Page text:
“Prospects for the Implementation of CCUS Technologies in Greece and SE Europe”
National Hellenic Research Foundation
Tuesday, October 10, 2023, 10:00-16:00 (AthensTime)
Carbon Capture, Utilization and Storage (CCUS) refers to a suite of technologies that can play a diverse role in meeting the global energy and climate goals and can be applied communally to enhance energy transition. According to the International Energy Agency (IEA), currently there are around 35 commercial facilities worldwide deploying CCUS to industrial processes, fuel transformation and power generation. CCUS deployment has been behind expectations in the past but momentum has grown substantially in recent years, since approximately 300 projects have been implemented in various development stages across the CCUS value chain. Project developers have announced plans for over 200 new capture facilities to operate by 2030, capturing over 220 Mt CO2 per year.
To translate momentum into action, policy makers need to roll out additional policy support, while also ensuring that appropriate legal and regulatory frameworks are in place. Growing recognition of CCUS technologies’ role in meeting net zero goals is translating into increased policy support, coupled with funding and is expected to incentivize greater CCUS deployment.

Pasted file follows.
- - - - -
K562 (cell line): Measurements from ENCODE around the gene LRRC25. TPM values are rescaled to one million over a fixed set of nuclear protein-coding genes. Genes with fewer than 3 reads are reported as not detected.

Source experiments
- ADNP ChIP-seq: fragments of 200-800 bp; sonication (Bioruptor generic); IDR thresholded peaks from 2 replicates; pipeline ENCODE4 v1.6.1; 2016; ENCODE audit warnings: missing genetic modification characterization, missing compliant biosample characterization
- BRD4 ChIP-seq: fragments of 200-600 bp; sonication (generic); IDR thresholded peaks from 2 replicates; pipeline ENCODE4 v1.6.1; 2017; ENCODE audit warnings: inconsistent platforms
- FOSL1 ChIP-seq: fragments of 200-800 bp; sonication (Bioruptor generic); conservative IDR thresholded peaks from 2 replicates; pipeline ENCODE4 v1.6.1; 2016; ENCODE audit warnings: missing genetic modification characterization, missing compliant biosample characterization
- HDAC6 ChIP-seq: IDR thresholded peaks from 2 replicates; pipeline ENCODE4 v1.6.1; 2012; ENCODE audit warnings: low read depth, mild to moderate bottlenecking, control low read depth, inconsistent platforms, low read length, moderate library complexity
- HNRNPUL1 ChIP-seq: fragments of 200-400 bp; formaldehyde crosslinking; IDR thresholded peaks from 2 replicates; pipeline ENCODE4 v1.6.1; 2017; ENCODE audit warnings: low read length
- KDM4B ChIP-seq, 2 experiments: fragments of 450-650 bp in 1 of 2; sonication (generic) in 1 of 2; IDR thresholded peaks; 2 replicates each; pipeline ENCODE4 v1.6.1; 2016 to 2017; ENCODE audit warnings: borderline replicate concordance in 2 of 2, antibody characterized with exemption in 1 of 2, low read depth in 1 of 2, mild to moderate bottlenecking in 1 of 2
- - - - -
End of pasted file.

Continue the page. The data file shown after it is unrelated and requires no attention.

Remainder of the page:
In view of the growing interest for CO2 reuse and the pressing environmental problems, which Greece and the SE European region face, regarding the GHG emissions as well as the lack of well- coordinated studies and roadmaps, the Institute of Energy for SE Europe (IENE) has taken the initiative and carried out a comprehensive study on CCUS, which was funded by a group of major energy companies and completed in May 2023.
According to the findings of this study, the technology and know-how, that can enable the introduction of CCUS in Greece and SE Europe over the next few years, exists today in Europe and worldwide. Indicatively, there are several locations in Greece that could serve as potential CO2 storage sites, either via in-situ CO2 injection and storage (within deep saline aquifers, hydrocarbon reservoirs, and porous sandstone reservoir formations), or by the permanent CO2 sequestration via mineralization processes in specific rock types. In addition, the IENE study proposes that a cluster of CCUS hubs could be developed across the country, to be located next to industrial centers, for the capture and temporary storage of CO2, which can subsequently be transported via special vessels to permanent underground storage facilities in Greece or in the other parts of the Mediterranean.
For the effective application of CCUS in Greece and in the wider SE European region, it is important to examine and fully comprehend the CCUS value chain, and to plan a roadmap with the necessary steps/stages that will enable the implementation of relevant projects. Hence, it is of vital importance to map the existing opportunities for CO2 storage and utilization, as well as the required technology, infrastructure, knowledge and expertise gaps within.